Full Access Members Only

Tips for Bending the 3rd String


Get Full Access Today To Learn

Bending the 3rd String

Plus 11,000 More Guitar Lessons.

Product Cost Lessons Instructors Instructor Help New Lessons Return Policy
Guitar Tricks $19.95 11,000+ 45 Instructors Yes Yes, Weekly 60 Days
Guitar Dvd's $30 - $60 20 - 30 1 Instructor No Interaction No No
Guitar Books $20 - $40 30 - 40 1 Instructor No Interaction No No
Other Sites $20 - $40 100 - 500 1-5 Instructor Sometimes Sometimes 3-7 Days
In-person $40 - $80 1 Hour 1 Instructor Yes Yes No
This is a few tips on bending the 3rd string, to make it a little easier for you to do. As I said in String Bending, all great guitar players bend strings. This useful technique has been heard on country recordings, and in other genres as well. James Burton, Roy Nichols, Brent Mason, Danny Gatton, Albert Lee, Vince Gill, and many of today's great players do a lot of string bending in their solos.

This technique will require practice to get it right, and it may take some time to get used to bending the string without overbending, or underbending. You will have to learn where that sweet spot is, so your bends will be consistent. All of the bends in this tutorial are whole step bends, and are all played the same way.

You can use different fingers to bend the string with, depending on what you're doing after the bend. Here I used the ring finger first, and then the middle finger to bend the string.

The first tip using the ring finger to bend, I showed how using the middle finger in the fret before can give you more power, and control over the bend. By doing this you'll be able to push the bent string up to pitch, and it will also help you hold the bend, or add some vibrato to it after you get used to doing it.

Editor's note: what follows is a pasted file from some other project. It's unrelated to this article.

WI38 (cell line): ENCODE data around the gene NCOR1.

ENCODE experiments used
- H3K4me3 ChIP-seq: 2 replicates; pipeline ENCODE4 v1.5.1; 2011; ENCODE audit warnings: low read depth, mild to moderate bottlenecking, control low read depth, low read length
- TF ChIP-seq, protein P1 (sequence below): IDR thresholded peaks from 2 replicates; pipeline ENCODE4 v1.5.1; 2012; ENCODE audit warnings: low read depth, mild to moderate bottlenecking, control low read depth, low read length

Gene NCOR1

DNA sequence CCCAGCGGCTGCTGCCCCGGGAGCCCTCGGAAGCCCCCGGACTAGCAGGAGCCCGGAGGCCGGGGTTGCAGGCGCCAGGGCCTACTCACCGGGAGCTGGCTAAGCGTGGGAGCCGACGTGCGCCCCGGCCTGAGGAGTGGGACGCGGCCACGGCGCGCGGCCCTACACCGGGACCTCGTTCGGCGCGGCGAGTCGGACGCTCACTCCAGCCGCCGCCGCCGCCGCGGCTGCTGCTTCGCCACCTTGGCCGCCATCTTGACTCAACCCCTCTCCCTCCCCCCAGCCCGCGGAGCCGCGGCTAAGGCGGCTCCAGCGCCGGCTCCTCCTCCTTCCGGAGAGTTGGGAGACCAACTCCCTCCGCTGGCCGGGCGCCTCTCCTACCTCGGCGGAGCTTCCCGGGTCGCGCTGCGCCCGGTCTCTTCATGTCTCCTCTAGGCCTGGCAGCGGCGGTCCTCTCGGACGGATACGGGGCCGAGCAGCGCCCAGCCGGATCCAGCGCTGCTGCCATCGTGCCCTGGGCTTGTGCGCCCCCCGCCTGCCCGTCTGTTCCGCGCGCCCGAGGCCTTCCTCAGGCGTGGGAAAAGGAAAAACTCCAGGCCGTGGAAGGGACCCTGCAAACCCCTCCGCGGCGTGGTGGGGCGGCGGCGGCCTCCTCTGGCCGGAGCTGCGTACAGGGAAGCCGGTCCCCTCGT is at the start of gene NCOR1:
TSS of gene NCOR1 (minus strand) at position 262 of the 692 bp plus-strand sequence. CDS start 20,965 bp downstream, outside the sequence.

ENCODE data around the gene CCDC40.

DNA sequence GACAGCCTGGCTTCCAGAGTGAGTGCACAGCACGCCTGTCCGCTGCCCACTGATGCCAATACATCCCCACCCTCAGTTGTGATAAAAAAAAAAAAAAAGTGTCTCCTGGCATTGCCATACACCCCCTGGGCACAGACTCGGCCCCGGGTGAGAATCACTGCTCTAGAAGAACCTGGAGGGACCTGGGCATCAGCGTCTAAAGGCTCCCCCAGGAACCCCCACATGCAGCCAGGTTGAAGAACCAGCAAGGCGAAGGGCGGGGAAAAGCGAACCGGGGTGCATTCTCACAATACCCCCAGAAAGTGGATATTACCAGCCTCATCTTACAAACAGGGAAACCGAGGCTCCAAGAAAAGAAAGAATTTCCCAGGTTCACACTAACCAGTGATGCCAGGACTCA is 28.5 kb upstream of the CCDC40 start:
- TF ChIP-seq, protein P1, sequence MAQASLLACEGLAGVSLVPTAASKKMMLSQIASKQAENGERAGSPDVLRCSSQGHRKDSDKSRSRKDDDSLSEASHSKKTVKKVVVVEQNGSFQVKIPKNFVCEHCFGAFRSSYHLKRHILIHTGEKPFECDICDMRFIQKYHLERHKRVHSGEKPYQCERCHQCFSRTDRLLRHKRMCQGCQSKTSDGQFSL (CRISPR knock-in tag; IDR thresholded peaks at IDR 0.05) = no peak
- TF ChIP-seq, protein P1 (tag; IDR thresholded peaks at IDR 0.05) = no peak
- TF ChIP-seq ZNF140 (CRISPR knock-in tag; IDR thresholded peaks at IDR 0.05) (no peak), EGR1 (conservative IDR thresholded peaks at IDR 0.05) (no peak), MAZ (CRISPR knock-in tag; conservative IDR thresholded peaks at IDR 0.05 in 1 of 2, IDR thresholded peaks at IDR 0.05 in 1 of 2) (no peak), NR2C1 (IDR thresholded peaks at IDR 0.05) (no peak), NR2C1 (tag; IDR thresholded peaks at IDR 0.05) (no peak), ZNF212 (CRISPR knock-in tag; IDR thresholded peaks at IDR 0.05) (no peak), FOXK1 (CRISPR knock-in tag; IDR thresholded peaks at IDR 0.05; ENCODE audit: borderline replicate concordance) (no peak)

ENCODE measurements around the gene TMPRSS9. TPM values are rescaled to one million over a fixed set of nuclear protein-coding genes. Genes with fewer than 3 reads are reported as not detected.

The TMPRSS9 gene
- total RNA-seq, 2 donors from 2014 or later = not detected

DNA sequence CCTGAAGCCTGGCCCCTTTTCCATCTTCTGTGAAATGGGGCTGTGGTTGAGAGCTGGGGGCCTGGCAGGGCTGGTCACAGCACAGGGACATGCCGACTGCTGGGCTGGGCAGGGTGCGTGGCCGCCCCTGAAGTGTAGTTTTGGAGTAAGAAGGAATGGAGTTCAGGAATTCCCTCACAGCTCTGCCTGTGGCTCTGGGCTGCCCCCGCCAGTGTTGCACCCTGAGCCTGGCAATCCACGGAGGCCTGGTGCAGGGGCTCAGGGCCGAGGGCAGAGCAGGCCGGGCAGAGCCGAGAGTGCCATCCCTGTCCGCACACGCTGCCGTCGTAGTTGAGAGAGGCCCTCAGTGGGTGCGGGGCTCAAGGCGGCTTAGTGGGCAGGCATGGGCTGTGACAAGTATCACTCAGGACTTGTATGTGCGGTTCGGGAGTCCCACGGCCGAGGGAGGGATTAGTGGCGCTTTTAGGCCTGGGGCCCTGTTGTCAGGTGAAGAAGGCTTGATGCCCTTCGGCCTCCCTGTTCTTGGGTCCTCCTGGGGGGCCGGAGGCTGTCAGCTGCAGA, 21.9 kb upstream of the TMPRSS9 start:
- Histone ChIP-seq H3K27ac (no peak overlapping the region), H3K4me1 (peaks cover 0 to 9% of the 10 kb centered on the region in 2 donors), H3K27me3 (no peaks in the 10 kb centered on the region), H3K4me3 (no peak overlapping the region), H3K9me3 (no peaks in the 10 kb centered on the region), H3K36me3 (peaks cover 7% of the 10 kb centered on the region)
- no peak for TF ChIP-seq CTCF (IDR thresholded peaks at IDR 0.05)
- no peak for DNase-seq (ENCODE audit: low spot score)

The next tip is using the index finger to block the 1st, 2nd, 3rd, and 4th strings, this will take care of those unwanted notes. It just gives the bend a clear sound, without other strings ringing out because you touched them with a nail, or a finger, or something like that. This will take plenty of practice, but will be worth it in the long run.

You can do all sorts of things after a bend, and using the pinky in the next fret on the 2nd string is a great way to start. You will have to hold the bend, and then play this note.

Next I'm bending with the middle finger, and here you use the ring finger in the next fret on the 2nd string.

You can also put the pinky in the next fret on the 1st string, below the ring finger.

I'm bending the string up a whole step in the 7th fret, from the D note up to an E note. This bend works with a C chord, figured this may be easier to do in the 7th fret. So I'm bending the 2nd note of the scale, up to the 3rd note of the scale.

I'm playing the 2nd, and 3rd string by pulling up with my fingers, but you can use the pick with an upstroke.

I do use the pick with upstrokes on the 1st, 2nd, and then the 3rd string for the last bend. After you play the 3rd string, bend it up a whole step, and hold it.

We will be covering different positions using this method, and the chords they work with in this tutorial.

Feel free to post a message for me in the forum, if you have any questions, comments, or want to be added to my mailing list.

Open In New Window
lesson notation